Chances are good that a visitor to Alaska will see a moose. Moose are plentiful here, with an estimated population of 175,000. The moose is the largest of the deer family; bulls can reach a height of 7 feet and weigh up to 1600 pounds, females are a bit smaller. Only the bull moose has antlers, which are shed every fall. Female moose bear one to two calves about every 2 years. Once in a great while, a female will bear three calves.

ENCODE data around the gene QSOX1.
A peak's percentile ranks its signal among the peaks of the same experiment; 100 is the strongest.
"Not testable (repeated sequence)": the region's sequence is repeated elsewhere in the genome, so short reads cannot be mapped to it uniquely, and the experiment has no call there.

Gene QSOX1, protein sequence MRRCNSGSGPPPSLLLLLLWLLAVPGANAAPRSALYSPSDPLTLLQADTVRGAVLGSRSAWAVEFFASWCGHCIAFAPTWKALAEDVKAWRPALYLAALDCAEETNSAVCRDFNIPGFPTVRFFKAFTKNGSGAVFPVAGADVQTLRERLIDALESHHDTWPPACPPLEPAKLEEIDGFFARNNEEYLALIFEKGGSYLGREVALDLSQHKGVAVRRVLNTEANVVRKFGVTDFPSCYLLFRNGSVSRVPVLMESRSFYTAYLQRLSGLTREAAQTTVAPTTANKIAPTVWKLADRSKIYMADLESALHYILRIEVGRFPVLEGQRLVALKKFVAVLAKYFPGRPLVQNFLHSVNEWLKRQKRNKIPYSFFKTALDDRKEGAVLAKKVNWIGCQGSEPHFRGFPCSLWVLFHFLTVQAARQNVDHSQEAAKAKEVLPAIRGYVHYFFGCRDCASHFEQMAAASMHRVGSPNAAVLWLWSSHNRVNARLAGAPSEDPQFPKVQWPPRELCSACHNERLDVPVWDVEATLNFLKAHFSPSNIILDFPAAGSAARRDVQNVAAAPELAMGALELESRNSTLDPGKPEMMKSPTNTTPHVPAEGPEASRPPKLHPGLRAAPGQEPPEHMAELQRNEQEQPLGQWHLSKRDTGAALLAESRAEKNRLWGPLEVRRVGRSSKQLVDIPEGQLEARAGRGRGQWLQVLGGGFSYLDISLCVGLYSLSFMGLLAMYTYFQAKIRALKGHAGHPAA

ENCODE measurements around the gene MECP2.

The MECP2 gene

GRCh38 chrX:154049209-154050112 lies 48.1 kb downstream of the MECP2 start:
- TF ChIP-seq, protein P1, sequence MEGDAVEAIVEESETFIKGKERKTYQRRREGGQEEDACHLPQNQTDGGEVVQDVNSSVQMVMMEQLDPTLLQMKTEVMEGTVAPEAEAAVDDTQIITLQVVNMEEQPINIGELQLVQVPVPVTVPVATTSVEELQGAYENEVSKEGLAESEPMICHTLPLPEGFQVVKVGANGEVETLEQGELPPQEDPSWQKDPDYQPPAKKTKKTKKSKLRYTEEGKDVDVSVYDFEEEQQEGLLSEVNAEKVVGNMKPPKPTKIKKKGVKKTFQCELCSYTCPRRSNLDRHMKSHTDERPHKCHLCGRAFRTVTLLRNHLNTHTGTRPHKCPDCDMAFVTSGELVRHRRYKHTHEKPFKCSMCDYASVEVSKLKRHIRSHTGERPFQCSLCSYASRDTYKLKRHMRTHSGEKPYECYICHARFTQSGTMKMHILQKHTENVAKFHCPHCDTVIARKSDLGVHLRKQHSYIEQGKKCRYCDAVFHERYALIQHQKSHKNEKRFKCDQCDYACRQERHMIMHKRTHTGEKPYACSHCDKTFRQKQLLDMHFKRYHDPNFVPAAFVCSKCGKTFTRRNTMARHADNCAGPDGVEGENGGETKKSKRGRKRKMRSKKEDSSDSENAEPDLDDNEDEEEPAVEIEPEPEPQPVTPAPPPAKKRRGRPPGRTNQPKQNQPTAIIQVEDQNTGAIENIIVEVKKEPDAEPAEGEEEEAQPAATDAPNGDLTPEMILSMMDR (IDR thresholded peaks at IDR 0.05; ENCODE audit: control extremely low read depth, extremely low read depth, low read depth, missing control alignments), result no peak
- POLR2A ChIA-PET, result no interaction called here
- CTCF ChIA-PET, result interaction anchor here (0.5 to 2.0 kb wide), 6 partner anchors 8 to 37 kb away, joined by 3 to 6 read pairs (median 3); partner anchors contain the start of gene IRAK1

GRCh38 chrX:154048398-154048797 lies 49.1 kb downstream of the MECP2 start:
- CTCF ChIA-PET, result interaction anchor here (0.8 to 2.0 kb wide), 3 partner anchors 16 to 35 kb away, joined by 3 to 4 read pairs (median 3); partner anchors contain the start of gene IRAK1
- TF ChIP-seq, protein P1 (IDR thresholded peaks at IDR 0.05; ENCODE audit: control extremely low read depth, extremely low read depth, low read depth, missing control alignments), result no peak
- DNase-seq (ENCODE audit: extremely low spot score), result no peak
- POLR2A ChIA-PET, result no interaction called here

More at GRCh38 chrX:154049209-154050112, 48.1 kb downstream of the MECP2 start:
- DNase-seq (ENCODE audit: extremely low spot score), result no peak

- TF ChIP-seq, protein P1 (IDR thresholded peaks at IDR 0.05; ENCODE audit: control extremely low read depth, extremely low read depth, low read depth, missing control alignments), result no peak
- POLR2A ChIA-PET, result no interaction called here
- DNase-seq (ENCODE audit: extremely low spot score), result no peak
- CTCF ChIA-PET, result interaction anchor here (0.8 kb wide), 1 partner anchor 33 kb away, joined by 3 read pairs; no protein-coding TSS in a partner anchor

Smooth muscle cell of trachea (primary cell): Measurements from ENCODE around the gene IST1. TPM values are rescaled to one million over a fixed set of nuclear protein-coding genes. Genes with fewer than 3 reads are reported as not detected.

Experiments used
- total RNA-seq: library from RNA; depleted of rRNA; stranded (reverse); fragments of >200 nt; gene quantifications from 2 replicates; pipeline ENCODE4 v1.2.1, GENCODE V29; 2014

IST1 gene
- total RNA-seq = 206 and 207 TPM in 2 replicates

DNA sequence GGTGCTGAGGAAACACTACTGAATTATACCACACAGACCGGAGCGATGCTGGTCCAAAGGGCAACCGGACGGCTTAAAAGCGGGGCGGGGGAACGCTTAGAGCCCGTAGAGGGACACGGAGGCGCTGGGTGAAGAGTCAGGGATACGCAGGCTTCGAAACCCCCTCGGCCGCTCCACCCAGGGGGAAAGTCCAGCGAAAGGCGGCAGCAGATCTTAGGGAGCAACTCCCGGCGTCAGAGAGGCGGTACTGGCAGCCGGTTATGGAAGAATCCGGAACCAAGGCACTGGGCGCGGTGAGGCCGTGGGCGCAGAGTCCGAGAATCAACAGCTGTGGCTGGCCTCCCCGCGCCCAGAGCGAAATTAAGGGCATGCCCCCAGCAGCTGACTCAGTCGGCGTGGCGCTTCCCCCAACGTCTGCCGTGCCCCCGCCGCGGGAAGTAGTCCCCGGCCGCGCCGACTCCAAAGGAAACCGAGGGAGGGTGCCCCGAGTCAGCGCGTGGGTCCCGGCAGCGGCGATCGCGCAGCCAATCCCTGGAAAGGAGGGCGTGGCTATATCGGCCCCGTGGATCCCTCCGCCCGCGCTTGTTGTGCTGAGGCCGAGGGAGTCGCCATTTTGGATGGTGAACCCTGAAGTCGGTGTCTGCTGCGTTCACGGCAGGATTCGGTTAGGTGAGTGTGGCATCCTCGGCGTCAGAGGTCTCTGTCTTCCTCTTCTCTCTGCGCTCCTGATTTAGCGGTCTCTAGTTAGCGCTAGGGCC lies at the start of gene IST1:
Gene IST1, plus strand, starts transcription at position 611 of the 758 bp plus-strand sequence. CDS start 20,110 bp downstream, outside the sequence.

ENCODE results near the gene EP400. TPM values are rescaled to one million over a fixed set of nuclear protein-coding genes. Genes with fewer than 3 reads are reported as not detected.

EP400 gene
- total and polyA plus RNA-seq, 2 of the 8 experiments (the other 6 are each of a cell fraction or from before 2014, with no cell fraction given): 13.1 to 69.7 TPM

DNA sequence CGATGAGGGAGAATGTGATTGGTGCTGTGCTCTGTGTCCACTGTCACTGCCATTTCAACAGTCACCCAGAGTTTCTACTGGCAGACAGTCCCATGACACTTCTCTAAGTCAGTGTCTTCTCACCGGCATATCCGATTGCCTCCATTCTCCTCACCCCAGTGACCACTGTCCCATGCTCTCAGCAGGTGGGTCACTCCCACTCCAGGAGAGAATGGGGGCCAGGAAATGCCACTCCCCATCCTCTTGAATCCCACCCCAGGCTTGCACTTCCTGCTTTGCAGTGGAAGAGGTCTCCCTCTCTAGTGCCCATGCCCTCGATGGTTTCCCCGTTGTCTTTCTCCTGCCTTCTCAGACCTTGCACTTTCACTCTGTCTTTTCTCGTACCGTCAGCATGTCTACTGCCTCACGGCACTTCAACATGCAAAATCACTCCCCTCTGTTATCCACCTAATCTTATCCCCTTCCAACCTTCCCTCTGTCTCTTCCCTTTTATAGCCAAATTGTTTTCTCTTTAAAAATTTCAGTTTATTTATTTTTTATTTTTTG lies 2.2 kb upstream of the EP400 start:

Though moose have a gangly, almost comic appearance, with long, skinny legs, a big midsection and a pronounced snout, they are fast and can be quite dangerous. They can attack if threatened or surprised. Females are very protective of their young and will attack if there is a perceived threat. Though the calves are adorable and the mother may seem unconcerned, do not get too close when viewing or taking pictures. People have been seriously hurt by a cow when they got too close to the babies. The moose will ram, bite and kick at the perceived threat and people have been hospitalized as a result. Check with the rangers and/or read up on an appropriate distance to maintain when encountering moose.